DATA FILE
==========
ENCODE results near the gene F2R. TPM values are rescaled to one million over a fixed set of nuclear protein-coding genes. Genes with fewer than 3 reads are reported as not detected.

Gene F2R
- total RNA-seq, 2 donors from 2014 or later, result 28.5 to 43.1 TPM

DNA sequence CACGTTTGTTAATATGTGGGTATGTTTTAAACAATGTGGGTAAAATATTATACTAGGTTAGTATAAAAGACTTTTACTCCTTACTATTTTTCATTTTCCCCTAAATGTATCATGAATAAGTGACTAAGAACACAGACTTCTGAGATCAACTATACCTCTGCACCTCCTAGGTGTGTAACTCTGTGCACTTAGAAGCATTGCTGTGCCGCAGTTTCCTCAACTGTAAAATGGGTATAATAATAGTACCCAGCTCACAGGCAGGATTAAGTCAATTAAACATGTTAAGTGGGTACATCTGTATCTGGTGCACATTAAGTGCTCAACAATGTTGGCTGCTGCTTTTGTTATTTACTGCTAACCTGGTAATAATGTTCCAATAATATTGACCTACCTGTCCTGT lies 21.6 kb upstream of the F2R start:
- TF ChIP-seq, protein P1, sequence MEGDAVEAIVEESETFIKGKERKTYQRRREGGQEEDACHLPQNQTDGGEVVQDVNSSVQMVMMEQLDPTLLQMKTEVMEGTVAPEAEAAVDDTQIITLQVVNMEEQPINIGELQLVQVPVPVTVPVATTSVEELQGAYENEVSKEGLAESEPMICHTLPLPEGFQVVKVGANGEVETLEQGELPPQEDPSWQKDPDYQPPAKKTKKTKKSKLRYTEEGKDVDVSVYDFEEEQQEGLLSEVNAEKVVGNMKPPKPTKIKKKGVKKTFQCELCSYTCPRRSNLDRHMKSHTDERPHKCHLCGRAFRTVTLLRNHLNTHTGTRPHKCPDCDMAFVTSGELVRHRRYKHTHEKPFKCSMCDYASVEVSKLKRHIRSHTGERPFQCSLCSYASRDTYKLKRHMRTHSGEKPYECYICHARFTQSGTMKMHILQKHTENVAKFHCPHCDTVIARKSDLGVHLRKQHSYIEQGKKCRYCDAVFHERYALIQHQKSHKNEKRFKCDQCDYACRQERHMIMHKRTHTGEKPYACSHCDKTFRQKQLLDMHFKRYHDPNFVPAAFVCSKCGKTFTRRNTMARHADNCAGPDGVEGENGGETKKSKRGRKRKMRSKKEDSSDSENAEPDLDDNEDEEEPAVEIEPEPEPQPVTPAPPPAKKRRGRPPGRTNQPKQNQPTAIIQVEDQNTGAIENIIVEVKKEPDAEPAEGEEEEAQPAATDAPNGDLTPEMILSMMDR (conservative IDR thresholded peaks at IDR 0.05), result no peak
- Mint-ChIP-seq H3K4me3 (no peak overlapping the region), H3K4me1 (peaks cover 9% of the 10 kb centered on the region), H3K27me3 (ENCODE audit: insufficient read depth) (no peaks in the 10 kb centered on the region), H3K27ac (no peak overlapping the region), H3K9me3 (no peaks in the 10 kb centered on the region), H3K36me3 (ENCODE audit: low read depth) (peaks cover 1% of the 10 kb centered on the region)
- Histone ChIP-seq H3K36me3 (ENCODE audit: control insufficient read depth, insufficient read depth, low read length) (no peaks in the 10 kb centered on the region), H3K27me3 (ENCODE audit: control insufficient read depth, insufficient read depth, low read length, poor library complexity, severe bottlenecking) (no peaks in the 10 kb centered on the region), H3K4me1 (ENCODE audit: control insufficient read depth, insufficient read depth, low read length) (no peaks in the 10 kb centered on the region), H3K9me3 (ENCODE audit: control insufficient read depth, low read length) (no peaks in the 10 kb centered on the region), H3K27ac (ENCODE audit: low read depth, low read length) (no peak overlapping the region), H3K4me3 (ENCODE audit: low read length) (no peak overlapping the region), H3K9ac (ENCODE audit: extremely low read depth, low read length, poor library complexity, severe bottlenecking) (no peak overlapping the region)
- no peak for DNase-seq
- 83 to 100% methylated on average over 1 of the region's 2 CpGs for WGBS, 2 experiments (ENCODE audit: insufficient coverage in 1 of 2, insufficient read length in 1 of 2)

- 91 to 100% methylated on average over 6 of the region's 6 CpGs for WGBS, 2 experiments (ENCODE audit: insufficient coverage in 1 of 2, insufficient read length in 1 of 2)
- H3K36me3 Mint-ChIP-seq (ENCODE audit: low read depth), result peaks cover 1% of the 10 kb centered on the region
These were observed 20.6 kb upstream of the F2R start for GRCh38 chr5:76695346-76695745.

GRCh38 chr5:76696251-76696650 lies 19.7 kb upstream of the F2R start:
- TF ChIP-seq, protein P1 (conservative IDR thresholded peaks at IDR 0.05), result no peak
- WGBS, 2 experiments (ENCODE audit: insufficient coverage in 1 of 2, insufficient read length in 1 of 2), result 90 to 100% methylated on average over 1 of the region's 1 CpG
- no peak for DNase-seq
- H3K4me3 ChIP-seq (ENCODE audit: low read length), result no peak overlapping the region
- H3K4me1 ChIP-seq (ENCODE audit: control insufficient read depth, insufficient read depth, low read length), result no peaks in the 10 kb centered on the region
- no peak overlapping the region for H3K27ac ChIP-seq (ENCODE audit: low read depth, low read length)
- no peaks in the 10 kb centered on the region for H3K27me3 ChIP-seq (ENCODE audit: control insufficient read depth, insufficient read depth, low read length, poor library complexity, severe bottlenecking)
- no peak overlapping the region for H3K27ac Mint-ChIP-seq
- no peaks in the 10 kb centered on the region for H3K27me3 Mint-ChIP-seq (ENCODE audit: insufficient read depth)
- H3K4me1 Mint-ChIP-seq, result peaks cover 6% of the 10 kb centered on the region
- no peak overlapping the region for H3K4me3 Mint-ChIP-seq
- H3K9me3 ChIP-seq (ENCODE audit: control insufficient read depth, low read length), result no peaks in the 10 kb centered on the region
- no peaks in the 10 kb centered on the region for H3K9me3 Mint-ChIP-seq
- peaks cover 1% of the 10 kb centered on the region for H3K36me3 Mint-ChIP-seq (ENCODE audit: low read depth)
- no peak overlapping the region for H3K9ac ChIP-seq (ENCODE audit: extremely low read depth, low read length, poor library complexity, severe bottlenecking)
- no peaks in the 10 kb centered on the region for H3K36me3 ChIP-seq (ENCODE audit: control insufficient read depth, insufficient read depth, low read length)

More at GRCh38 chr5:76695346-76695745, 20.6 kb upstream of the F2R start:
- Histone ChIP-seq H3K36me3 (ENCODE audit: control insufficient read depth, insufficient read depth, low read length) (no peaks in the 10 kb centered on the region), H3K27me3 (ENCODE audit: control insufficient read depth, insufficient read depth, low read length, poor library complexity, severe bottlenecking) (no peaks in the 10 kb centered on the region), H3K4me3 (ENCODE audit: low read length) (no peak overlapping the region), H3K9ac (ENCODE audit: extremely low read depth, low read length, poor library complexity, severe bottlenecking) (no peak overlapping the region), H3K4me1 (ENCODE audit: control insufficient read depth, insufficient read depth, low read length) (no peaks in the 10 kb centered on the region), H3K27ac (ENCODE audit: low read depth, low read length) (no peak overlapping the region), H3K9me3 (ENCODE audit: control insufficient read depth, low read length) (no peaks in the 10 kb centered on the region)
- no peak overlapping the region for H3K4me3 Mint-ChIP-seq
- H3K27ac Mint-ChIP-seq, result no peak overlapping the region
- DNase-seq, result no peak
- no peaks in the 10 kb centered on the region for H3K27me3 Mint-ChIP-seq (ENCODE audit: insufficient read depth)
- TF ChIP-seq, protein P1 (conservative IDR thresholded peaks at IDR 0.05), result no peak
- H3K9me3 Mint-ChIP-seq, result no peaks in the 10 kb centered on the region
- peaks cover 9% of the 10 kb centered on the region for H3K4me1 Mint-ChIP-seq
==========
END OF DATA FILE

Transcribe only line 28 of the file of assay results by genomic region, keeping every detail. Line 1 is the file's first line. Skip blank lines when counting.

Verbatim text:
- no peak overlapping the region for H3K9ac ChIP-seq (ENCODE audit: extremely low read depth, low read length, poor library complexity, severe bottlenecking)